Published: Oct. 1, 2018

Well, it’s happened. We are already more than one-third through a semester. Time flies.

Keep in mind the excellent opportunities for professional development in October through ASSETT, including the Digital Distraction and Engagement Discussion Series, which kicks off on October 2.

Please consider applying to become a Faculty Fellow. Faculty Fellows ultimately become pivotal and central members in the developing network of faculty involved in advancing the teaching mission at the University of Colorado Boulder. Fellows will join a group of like-minded faculty, meeting every other week during the spring 2019 semester, to explore various issues and approaches for improving teaching and learning. Each fellow will then develop a project within their community. Visit the ASSETT website for information about the Faculty Fellows program and examples of projects.  

I want to take a moment to highlight Faculty Fellows projects developed by Kristopher Karnauskas from Atmospheric and Oceanic Sciences (ATOC) and David Budd from Geological Sciences. Kris developed a shared data resource called the “ATOC Data-Driven Learning Library.” The goal of the project is to make a place where quantitative details of student learning can be shared and co-developed across different courses within the ATOC major. David focused on developing an inventory of the various science process skills emphasized across the major in Geological Sciences. The work represented a collaboration by Geological Sciences faculty and was made possible by the development of a technology called the Course Materials Auto Coder, developed by PhD student Emily Fairfax. The results represent one of the first assessments of how frequently students engage in challenges designed to improve their abilities across different dimensions of learning. I have reproduced one of the summary figures from Geological Sciences self-study below.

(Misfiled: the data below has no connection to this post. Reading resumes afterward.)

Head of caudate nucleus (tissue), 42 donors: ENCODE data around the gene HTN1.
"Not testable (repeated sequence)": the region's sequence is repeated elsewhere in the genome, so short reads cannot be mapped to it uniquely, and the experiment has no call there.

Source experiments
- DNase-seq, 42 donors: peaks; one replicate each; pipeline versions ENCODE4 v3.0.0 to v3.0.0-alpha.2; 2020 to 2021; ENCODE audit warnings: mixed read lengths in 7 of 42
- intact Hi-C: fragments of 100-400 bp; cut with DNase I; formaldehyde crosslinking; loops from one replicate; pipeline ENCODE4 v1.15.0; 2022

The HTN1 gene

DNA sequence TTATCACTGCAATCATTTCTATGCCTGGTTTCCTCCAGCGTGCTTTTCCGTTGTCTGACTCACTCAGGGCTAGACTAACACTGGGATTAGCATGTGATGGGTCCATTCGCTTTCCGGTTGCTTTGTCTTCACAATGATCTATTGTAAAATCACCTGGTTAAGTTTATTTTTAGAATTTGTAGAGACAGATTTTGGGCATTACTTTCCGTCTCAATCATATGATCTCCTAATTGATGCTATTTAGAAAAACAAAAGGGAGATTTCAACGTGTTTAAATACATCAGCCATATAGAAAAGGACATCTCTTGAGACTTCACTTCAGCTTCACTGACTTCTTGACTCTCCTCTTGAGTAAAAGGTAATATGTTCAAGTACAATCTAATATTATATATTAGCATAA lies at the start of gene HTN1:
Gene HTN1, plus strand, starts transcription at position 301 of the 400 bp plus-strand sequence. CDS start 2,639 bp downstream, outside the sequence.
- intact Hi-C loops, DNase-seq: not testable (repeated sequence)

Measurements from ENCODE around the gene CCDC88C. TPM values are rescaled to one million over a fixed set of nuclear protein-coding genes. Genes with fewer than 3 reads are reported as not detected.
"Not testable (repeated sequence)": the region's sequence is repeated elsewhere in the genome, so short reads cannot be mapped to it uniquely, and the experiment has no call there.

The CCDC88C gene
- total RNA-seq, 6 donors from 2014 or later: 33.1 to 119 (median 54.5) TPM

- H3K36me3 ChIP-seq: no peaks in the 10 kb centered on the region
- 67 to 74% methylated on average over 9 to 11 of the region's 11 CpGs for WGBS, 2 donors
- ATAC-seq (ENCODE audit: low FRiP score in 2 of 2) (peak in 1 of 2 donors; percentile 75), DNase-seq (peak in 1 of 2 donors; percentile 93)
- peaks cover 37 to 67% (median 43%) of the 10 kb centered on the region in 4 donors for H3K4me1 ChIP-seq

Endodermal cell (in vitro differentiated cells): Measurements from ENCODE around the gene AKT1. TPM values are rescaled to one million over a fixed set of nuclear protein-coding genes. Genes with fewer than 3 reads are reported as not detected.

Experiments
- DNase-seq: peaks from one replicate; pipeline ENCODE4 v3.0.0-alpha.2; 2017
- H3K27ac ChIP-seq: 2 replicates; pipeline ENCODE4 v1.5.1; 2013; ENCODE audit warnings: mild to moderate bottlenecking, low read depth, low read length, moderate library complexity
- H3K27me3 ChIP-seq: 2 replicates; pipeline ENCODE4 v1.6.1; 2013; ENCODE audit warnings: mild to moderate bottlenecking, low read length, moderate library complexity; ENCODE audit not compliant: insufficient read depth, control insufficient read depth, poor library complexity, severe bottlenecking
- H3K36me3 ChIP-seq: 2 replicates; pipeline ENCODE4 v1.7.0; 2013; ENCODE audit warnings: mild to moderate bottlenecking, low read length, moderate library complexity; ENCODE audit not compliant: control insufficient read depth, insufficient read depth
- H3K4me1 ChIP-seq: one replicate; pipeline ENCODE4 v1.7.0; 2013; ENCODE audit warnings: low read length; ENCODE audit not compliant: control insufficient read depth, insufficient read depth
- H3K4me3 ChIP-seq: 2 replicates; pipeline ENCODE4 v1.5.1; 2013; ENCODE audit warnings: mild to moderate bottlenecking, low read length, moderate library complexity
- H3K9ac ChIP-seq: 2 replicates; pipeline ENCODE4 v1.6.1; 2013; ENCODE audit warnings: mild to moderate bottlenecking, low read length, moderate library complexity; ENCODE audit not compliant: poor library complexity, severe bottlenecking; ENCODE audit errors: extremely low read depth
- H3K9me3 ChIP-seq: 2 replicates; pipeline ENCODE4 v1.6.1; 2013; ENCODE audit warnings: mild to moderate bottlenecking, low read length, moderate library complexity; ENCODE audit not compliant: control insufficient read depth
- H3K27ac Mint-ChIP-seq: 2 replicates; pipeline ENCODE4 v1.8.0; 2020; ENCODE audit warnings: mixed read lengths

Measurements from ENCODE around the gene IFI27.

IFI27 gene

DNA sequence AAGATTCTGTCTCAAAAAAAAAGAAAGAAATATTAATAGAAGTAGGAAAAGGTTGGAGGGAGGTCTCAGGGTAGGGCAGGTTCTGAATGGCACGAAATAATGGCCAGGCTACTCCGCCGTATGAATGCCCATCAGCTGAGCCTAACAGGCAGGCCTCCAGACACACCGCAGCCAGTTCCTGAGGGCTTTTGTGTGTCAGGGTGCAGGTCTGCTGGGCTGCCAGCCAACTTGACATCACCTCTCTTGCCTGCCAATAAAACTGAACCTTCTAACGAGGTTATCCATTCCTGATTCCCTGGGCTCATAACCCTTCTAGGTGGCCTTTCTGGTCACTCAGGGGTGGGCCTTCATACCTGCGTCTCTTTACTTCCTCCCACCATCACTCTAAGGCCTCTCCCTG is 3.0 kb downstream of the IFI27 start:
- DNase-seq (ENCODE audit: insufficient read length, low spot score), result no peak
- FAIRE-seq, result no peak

Chart of findings from the Geological Sciences self-study. Lower-level cognate skills are more frequently addressed in 2000-level courses while 3000 and 4000-level courses more frequently include non-cognate, transferable skills.

I want to end with a recommendation to listen to your students. Provide time and space for your students to talk about their thinking and use the opportunity to hear them and direct lessons that begin where students are. As much as possible, make student thinking visible, value their thinking, and provide a path from where they are to where they need to go. It’s impossible to know what path to take unless you know where you are starting. Knowing where to start begins by listening (or examining, in some way, student thinking).

Happy autumn.